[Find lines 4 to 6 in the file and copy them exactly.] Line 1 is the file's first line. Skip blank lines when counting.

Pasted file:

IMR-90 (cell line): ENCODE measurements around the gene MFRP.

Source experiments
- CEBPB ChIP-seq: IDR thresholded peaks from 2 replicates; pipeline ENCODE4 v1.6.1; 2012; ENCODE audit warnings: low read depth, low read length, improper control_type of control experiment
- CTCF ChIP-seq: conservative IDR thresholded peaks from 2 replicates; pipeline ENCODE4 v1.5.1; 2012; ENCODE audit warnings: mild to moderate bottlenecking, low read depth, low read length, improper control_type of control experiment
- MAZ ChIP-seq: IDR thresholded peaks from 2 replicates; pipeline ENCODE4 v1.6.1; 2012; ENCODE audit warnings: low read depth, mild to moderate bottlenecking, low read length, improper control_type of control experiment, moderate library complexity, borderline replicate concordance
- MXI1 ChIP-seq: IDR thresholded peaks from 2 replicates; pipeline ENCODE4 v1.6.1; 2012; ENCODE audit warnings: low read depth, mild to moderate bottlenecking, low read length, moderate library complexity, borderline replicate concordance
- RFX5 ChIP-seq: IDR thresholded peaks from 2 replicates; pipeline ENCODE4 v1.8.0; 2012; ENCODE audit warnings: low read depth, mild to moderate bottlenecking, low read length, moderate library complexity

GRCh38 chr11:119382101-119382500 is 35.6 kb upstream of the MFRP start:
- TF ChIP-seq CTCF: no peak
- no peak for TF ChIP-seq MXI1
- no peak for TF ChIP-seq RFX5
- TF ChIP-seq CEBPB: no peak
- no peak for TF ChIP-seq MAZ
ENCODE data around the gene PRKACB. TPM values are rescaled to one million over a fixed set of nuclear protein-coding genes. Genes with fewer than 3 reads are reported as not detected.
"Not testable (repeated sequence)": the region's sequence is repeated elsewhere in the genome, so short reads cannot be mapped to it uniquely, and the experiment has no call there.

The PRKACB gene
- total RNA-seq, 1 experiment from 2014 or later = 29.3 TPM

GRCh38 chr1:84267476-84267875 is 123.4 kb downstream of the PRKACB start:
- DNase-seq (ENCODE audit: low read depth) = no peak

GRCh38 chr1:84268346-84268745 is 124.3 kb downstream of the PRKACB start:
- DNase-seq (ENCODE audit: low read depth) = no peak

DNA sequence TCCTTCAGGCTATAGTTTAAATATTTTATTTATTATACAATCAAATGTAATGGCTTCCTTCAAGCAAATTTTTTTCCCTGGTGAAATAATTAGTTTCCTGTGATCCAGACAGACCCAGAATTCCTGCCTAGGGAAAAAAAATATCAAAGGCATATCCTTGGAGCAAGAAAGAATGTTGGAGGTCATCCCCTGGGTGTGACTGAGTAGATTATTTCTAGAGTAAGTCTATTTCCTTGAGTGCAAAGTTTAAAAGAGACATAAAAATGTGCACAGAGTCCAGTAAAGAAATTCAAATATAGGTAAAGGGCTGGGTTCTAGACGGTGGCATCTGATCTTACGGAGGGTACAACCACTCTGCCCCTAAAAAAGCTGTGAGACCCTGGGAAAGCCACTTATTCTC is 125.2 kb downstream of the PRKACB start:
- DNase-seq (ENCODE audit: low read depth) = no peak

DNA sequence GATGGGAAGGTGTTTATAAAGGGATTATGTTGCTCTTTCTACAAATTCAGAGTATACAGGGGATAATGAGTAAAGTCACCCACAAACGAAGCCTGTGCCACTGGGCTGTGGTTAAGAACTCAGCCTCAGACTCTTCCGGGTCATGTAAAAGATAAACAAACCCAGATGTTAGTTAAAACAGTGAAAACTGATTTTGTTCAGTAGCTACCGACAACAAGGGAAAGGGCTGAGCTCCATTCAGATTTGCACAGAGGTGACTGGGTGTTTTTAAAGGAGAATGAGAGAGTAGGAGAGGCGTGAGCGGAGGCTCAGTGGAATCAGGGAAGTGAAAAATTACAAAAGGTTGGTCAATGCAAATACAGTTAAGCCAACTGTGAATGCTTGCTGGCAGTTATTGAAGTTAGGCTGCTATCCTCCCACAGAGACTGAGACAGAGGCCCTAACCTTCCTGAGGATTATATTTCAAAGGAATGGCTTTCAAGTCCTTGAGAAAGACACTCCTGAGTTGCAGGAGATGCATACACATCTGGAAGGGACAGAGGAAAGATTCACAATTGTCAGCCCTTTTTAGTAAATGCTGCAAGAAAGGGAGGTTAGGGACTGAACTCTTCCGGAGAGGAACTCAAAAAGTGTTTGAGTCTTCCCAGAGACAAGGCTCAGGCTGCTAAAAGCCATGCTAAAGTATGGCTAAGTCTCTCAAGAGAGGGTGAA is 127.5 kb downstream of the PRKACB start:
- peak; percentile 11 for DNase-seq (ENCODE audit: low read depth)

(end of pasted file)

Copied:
- CTCF ChIP-seq: conservative IDR thresholded peaks from 2 replicates; pipeline ENCODE4 v1.5.1; 2012; ENCODE audit warnings: mild to moderate bottlenecking, low read depth, low read length, improper control_type of control experiment
- MAZ ChIP-seq: IDR thresholded peaks from 2 replicates; pipeline ENCODE4 v1.6.1; 2012; ENCODE audit warnings: low read depth, mild to moderate bottlenecking, low read length, improper control_type of control experiment, moderate library complexity, borderline replicate concordance
- MXI1 ChIP-seq: IDR thresholded peaks from 2 replicates; pipeline ENCODE4 v1.6.1; 2012; ENCODE audit warnings: low read depth, mild to moderate bottlenecking, low read length, moderate library complexity, borderline replicate concordance